-

_

-

_

15

12
22
11 ----- 5 ~
16
1

1
1
_

-

22
22

.

.

-

-

13
13
-

20
20
"

1
1
“

4
4

-

7
7

1
1

4
4

3
3

-

-

-

"

2
2

6
4
2

.
-

2

_

2

10
Tab le A -4 :

C u sto d ia l and M aterial M ovem ent O ccu p a tio n s - Continued

(A verage straigh t-tim e hourly earnings for selected occupations studied on an area basis
in M em phis, Tenn. , by industry division, January 1958)
NUMBER OF WORKERS RECEIVING STRAIGHT-TIME HOURLY EARNINGS OF—

Occupation1 and industry division

N ber
um
of
w
orkers

Average
hourly
earnings 2

Truckdrivers5
__ _____________ _____
Manufacturing __________________________
Nonmanufacturing __ _________________
Public utilities t _____________________

1.961
292
1,669
710

$
1.74
1.58
1.77
2. 30

Truckdrivers, light (under 1l/ z tons)_____
Nonmanufacturing ___________ _______

225
202

1. 14
1.12

Truckdrivers, medium (l1 to and
/*
_
including 4 tons) __ ____ _______ _
Manufacturing _____ „ ___________
Nonmanufacturing ____________________
Public utilities f __________________

783
207
576
2 65

1.67
1.57
1.71
2.25

Truckdrivers, heavy (over 4 tons,
trailer type) _ ___________________ __
Manufacturing
_______ __________ „
Nonmanufacturing _____ _____________

450
------45
405

Truckers, power (forklift) _________________
Manufacturing _
_
_____________ __
Nonmanufacturing __ __________ ____ __

0.
0.70
*0.30 $ 40 $
0.
0.50 $ 60 $
and
under
.40
. 50
. 60
.70
.80

.
-

_
-

_
-

“

$ . 80

$.90

.90

1.00

3
3
-

32
_
32
-

2
2
-

*1.00 $
1.10

$.20

1.30

$.40

$.50

$.60

$.70

$.80

$. 90

$ .00

$.10

$.20

$.30

1.20

1.30

1.40

1.50

1.60

1.70

1.80

1.90

2.00

2.10

2.20

2.30

2.40

$.40
and
over

213
33
180
12

106
23
83
2

57
11
46
6

333
52
281
-

237
42
195

40
35
5
-

22
4
18
-

11
7
4
-

_
"

53
4
49
5

42
12
30
-

53
41
12
-

48
28
20
4

677
_
677
677

32
_
32
4

93
82

37
36

12
12

41
35

6
6

5
5

3
3

.
“

-

4
-

-

-

1
-

-

-

4
4

238
238
238

2
2
-

1.10

.

_

-

”

_
-

23
23

.

-

_
_
-

.
"

_
*

_
_
-

3
3
-

9
9
-

2
2
-

93
22
71
12

67
20
47

35
5
30
6

169
46
123

73
40
33
-

11
11
-

9
9
-

"

.
-

5
5
5

_
“

37
37
_
-

1.81
T7T5
1.82

_
_

_
_

_
_

_
_
-

_
-

_
-

.
_

27
27

2
2
-

4
_
4

123
123

11
11

20
20
-

6
6

11
7
4

.
-

44
44

42
12
30

16
4
12

16
_
16

98
_
98

30
_
30

558
3 69
189

1.52
1.68
1.20

.
*

.
-

.
*

.
*

-

.
-

2
2

139
26
113

58
34
24

50
33
17

46
35
11

12
9

30
18
12

25
25

3

53
52
1

6
6
-

_
51
- h 43
8
-

_
-

47
47
-

24
24
-

15
15
-

Truckers, power (other than forklift)_______
Manufacturing
_ _

120
96

1.75
1.92

5

.

“

-

-

16

1

“

7
7

1

"

15
15

.

-

21
1

16

-

17
17

38
38

-

Watchmen ____________________________ ____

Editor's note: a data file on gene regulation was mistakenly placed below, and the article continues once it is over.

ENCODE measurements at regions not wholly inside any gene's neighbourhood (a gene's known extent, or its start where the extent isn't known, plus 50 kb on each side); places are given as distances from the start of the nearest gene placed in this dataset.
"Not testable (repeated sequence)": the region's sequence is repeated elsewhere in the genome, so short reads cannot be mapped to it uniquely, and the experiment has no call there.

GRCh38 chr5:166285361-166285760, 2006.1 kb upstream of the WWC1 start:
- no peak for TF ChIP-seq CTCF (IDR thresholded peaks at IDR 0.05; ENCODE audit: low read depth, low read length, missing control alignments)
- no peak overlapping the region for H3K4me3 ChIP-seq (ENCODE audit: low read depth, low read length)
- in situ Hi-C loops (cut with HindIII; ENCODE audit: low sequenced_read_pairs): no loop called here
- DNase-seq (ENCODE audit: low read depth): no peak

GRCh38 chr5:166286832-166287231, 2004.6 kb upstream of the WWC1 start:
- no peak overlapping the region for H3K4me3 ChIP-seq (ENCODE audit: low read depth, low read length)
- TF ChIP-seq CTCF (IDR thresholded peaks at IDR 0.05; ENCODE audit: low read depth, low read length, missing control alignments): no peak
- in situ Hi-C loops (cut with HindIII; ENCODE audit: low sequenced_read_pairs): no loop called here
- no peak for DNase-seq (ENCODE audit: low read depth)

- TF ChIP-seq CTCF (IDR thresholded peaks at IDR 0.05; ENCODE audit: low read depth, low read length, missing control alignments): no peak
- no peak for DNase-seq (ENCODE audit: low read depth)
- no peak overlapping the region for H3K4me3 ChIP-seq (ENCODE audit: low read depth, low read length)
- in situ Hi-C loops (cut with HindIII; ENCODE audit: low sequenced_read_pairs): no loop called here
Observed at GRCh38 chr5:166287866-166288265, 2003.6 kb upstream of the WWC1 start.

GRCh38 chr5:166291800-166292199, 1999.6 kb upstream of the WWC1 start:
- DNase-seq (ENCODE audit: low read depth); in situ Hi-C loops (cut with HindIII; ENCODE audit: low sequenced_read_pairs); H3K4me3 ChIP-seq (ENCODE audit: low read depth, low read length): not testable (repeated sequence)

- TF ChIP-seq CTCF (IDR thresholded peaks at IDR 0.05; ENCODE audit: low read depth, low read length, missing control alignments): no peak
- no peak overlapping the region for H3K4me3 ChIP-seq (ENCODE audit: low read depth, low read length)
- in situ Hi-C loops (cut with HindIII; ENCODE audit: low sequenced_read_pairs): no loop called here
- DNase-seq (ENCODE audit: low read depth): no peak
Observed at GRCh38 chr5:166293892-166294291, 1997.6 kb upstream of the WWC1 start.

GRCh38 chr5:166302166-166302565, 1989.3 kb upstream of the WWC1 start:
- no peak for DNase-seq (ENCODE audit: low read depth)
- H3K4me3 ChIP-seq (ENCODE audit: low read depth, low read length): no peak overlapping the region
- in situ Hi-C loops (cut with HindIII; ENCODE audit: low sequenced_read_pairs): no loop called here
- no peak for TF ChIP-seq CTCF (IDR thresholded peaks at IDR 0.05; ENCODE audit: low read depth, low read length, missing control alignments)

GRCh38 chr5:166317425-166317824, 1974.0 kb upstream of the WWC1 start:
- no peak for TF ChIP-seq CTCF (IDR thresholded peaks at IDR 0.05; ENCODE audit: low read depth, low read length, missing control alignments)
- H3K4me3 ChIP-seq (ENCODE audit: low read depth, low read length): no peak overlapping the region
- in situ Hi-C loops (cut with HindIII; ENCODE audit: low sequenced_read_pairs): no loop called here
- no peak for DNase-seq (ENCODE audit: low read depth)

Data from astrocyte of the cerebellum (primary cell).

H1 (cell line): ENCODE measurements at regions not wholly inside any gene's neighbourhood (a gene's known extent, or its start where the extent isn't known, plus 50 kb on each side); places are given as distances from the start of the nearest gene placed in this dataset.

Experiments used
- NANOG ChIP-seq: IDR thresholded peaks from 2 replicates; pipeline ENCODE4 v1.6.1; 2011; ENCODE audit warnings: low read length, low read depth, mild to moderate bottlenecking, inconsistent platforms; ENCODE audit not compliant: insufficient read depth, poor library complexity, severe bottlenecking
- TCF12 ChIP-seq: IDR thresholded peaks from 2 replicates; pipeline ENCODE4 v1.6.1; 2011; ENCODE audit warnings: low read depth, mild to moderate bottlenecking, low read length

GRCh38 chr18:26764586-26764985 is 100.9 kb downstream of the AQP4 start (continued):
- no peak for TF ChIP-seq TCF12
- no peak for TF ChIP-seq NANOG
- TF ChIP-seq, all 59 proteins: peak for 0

Manufacturing
___________________ _
_
Nonmanufacturing _____ __ ____ ____
Public utilities t _____________________

2 66
124
142
46

1.08
1.20
.98
1.02

4
4

2
-

5

-

18
18

-

36
24
12

22
14
8
1

-

-

-

-

_

1
2
3
4
5
t

2

5

5
1

5

Data lim ited to men
w orkers except where otherwise indicated.
Excludes prem ium pay for overtim e and for work on weekends, holidays, and late sh ifts.
A ll workers were at $ 0 . 20 and under $ 0 . 30.
A ll w orkers were at $ 2 . 4 0 to $ 2 . 5 0 .
Includes all d rivers re ga rd less of size and type of truck operated.
Transportation (excluding r a ilr o a d s), com m unication, and other public u tilities.




138
54
84
40

2

14
12
2
2

.
■

-

3

1
2

.

16
-

-

_

~

1

30

26

3

------ T~
-

-




11
B:

E s ta b lis h m e n t

P r a c tic e s

T a b le

and

S u p p le m e n ta r y

W age

P r o v is io n s

B - l: S h ift D if f e r e n t ia ls 1
Percent of manufacturing plant workers—
(a)
In establishments having
formal provisions for—

Shift differential

Second shift
work

Third or other
shift work

(b)
Actually working on—

Second shift

Third or other
shift

---------------------------------------------------

72.2

66.3

12.9

6.2

With shift pay differential__ __ __ _______________________

61.7

5 5.8

1 1.6

5 .3

___ _

43.2

37.3

7 .9

4 .7

________________________ __ _________________
cents
cents
cents -------------------- __ ___
__
__ „ __ ____ _
cents ___ ______________ ________ _________________
_
7 x z cents _ __ ........ .................... __ __ ________
/
8 cents
___
_
__ 10 cents
__________ _______________ _________________
___
12 cents
_
13y3 cents _____ _______ __ ________________________ _
15 cents
___ ____ ______________
___ ________ _
Over 15 c e n t s __ ______________ __________________

1.9
12.4
9 .7
1.2
1 .4
3 .4
9.3
1 .7
2 .2
.
-

12.0
9 .6
9 .7
1.2
_
2 .6
2 .2

.3
.8
2 .9
.2
.6
1.8
.2
1.1
-

_
.7
2 .4
.
_
_
1 .4
.1
_
*
*

13. 1

13.1

2 .2

.4

4.1
1 .4
7 .6

_
1 .4
4. 1
7. 6

2 .1

.4

5 .4

5 .4

1.5

.2

10.5

10.5

1.3

.9

T o ta l________

____

__ „

Uniform cents (per hour)

____

________ ______

3
5
6
7

Uniform percentage _____________________________________
5 percent _ ------- __
6 percent _ __ ------7y2 percent
____
10 percent ________

__
__
__
__

------- ------- __ __
__ ________ __ __
— „ __ ____ __
__ ____ __ ____

Full day's pay for reduced hours
No shift pay differential

____

__________
________ _
________ _
__________

_ ........... ...

________ ____

__________

-

_
.1

_
*

-

-

1
Shift differential data are presented in terms of (a) establishment policy, and (b) workers actually employed on late